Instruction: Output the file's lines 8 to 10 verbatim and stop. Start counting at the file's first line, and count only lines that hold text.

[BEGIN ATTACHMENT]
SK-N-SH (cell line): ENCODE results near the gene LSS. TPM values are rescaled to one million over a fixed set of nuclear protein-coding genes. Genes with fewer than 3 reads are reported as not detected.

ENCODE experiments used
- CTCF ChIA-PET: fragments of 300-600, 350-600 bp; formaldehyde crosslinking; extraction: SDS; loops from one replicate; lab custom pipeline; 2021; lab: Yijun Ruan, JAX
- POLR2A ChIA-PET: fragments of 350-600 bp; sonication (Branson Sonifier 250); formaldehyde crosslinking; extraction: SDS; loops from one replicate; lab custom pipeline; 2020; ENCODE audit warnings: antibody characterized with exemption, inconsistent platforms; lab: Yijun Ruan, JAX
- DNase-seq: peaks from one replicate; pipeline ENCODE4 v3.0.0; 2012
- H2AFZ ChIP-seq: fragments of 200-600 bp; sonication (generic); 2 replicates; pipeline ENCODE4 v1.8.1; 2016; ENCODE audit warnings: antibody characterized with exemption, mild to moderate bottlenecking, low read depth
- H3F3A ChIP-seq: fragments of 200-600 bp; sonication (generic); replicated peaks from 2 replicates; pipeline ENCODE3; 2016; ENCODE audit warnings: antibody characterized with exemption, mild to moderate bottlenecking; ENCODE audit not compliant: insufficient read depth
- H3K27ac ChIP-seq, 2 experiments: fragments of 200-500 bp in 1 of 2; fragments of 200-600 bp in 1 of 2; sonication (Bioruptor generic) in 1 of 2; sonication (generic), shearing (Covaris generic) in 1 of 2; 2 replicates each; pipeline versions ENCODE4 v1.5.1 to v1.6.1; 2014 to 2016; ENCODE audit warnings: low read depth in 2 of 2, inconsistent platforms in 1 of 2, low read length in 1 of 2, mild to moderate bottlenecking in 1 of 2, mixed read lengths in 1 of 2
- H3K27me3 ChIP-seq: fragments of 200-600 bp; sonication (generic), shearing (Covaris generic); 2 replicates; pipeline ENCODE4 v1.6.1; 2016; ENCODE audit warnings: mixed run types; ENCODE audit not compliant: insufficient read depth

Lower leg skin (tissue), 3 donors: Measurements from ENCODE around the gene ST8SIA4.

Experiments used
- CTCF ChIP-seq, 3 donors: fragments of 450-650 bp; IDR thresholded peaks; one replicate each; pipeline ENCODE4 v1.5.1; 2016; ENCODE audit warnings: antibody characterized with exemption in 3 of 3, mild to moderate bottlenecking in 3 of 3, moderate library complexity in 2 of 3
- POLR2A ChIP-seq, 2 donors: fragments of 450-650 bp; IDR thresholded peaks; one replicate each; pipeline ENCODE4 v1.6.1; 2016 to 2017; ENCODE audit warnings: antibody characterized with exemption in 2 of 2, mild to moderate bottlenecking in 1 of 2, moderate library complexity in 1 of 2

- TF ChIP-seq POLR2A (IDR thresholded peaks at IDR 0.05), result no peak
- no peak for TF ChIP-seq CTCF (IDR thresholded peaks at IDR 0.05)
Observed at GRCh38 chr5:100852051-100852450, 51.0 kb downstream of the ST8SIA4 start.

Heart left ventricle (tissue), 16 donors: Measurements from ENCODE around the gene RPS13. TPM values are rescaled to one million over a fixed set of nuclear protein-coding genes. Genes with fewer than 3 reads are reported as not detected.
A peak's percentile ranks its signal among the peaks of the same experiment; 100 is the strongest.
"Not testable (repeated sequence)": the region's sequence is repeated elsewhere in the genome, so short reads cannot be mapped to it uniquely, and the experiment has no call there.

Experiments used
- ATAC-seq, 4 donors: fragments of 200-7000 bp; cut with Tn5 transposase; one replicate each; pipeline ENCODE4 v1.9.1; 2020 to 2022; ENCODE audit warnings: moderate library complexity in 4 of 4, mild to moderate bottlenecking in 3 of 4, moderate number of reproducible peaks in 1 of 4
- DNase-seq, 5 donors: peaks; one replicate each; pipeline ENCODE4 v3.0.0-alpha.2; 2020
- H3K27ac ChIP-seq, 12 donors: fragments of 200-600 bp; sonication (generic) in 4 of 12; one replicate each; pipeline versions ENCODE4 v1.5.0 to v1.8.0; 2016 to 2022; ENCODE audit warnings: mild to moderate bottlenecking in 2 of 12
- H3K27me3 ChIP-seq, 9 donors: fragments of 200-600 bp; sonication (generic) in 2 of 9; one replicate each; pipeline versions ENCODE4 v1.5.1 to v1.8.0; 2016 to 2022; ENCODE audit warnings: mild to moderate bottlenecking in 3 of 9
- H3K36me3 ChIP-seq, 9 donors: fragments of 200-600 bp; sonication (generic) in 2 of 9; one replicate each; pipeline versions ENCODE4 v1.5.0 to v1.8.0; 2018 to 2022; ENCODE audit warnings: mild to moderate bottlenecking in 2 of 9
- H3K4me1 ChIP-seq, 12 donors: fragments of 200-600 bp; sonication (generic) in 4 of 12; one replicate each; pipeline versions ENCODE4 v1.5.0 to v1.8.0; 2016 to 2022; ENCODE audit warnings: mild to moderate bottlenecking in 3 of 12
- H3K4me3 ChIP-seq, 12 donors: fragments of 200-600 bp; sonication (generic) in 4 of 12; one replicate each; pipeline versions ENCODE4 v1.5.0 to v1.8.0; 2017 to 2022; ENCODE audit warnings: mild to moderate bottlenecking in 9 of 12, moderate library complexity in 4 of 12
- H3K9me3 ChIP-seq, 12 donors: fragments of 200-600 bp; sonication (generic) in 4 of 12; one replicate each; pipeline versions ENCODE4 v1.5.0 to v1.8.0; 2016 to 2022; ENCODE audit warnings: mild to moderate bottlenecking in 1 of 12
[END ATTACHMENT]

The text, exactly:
- H3K27ac ChIP-seq, 2 experiments: fragments of 200-500 bp in 1 of 2; fragments of 200-600 bp in 1 of 2; sonication (Bioruptor generic) in 1 of 2; sonication (generic), shearing (Covaris generic) in 1 of 2; 2 replicates each; pipeline versions ENCODE4 v1.5.1 to v1.6.1; 2014 to 2016; ENCODE audit warnings: low read depth in 2 of 2, inconsistent platforms in 1 of 2, low read length in 1 of 2, mild to moderate bottlenecking in 1 of 2, mixed read lengths in 1 of 2
- H3K27me3 ChIP-seq: fragments of 200-600 bp; sonication (generic), shearing (Covaris generic); 2 replicates; pipeline ENCODE4 v1.6.1; 2016; ENCODE audit warnings: mixed run types; ENCODE audit not compliant: insufficient read depth

Lower leg skin (tissue), 3 donors: Measurements from ENCODE around the gene ST8SIA4.